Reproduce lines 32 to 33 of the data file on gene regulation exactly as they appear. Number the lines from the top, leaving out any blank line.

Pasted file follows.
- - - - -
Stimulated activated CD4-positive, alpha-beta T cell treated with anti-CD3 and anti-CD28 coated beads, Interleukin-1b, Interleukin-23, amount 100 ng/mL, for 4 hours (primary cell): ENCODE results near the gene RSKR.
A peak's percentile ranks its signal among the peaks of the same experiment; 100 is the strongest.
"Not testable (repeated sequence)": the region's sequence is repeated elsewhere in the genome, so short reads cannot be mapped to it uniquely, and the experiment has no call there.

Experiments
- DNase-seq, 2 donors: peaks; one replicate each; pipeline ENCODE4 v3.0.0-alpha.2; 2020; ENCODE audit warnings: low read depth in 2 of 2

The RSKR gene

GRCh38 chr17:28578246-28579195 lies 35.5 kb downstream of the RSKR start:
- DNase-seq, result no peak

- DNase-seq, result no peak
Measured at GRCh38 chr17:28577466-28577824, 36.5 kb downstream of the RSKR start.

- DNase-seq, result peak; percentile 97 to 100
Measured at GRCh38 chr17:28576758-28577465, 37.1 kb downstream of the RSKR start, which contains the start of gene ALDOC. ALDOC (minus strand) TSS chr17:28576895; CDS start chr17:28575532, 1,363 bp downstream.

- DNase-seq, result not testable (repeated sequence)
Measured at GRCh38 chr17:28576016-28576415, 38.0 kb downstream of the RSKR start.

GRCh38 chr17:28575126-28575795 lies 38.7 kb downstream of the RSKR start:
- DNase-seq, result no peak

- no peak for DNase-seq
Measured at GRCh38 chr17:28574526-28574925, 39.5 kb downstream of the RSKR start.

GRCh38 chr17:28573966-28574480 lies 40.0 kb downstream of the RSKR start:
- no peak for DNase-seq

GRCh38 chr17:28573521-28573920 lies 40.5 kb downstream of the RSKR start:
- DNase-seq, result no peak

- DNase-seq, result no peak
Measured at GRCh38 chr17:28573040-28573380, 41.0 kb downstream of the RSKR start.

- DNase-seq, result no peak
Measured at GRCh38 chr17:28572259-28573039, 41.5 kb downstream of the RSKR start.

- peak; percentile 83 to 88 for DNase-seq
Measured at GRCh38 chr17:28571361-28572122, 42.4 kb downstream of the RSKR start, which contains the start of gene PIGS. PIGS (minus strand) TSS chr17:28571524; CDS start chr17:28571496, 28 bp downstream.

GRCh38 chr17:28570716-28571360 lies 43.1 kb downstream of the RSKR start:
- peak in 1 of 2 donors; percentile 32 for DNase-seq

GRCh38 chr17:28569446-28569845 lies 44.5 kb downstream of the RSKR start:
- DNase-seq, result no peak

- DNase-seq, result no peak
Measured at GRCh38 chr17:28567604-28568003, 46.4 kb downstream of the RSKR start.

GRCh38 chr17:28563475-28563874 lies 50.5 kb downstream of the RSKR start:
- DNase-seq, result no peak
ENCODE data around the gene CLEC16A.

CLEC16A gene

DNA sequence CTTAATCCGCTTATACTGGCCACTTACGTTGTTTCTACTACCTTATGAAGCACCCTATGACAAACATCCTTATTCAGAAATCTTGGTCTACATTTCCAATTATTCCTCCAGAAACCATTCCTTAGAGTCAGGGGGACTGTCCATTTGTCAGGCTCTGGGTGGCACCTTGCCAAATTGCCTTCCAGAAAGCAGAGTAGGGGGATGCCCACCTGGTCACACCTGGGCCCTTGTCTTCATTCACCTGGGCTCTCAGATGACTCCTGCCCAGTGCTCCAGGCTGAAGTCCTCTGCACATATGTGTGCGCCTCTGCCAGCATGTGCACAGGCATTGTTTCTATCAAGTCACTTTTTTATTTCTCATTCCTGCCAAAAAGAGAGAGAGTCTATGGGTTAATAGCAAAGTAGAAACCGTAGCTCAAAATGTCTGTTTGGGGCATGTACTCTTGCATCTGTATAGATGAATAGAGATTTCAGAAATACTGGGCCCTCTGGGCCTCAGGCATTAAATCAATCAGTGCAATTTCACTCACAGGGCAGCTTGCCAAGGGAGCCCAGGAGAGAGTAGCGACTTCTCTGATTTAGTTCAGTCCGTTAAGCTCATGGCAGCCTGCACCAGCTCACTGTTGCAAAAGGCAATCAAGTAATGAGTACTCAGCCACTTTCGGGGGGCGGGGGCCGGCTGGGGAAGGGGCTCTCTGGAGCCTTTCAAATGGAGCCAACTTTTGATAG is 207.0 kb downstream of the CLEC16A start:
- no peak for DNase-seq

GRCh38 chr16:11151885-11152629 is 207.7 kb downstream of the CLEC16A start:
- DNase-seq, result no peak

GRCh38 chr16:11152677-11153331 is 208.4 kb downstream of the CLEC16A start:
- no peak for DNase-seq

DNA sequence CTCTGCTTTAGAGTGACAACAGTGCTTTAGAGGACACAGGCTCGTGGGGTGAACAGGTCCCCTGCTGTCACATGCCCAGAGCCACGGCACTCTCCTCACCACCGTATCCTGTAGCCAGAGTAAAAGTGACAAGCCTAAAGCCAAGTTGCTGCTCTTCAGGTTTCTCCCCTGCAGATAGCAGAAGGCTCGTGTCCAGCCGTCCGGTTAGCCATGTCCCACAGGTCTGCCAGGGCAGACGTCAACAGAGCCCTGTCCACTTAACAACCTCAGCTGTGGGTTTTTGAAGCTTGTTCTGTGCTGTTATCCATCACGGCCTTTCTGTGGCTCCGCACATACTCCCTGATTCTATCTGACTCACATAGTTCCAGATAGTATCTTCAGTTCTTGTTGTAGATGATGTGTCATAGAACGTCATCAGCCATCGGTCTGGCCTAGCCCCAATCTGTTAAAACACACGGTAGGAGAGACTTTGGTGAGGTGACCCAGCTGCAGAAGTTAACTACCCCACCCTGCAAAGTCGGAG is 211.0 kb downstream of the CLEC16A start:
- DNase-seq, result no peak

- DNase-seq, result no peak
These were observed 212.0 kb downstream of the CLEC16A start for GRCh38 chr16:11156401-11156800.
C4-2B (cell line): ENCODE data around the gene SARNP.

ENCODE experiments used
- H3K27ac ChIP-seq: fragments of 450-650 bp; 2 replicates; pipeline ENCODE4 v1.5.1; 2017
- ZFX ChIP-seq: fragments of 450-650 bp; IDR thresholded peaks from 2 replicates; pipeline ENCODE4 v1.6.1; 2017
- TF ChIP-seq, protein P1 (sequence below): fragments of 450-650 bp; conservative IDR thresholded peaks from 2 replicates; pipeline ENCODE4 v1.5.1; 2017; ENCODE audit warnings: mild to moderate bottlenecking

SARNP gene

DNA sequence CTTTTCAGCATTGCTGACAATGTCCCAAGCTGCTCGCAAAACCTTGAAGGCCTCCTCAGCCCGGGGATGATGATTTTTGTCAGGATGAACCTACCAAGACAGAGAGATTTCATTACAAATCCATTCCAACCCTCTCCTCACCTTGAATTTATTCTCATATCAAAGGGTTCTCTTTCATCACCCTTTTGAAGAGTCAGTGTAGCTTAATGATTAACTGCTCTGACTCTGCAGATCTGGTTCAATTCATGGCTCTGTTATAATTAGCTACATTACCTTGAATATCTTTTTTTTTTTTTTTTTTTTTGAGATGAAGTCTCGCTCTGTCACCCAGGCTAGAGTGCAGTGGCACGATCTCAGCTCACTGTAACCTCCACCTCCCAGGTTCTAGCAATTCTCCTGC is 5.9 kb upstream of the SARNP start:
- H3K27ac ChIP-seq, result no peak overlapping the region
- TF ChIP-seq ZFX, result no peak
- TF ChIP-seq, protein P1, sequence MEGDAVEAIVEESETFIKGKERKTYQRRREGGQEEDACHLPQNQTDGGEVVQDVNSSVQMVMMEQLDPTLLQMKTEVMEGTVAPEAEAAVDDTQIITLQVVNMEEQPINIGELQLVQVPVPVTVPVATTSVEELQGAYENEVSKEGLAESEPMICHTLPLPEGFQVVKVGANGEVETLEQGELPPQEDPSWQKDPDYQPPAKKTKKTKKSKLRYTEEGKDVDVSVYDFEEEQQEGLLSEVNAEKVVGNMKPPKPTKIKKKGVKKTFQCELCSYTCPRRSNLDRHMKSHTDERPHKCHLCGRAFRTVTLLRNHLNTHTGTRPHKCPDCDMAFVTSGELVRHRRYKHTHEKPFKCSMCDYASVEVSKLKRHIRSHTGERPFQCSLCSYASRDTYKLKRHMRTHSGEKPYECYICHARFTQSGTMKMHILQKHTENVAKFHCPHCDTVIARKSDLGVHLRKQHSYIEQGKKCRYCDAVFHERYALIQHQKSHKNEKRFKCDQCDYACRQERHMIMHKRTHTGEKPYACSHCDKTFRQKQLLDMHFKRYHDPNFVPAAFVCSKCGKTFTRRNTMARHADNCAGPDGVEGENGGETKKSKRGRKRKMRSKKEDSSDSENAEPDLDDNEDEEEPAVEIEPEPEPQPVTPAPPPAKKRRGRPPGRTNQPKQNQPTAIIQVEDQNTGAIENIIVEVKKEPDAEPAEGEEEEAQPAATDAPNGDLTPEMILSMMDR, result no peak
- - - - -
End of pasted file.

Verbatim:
- DNase-seq, result no peak

- DNase-seq, result no peak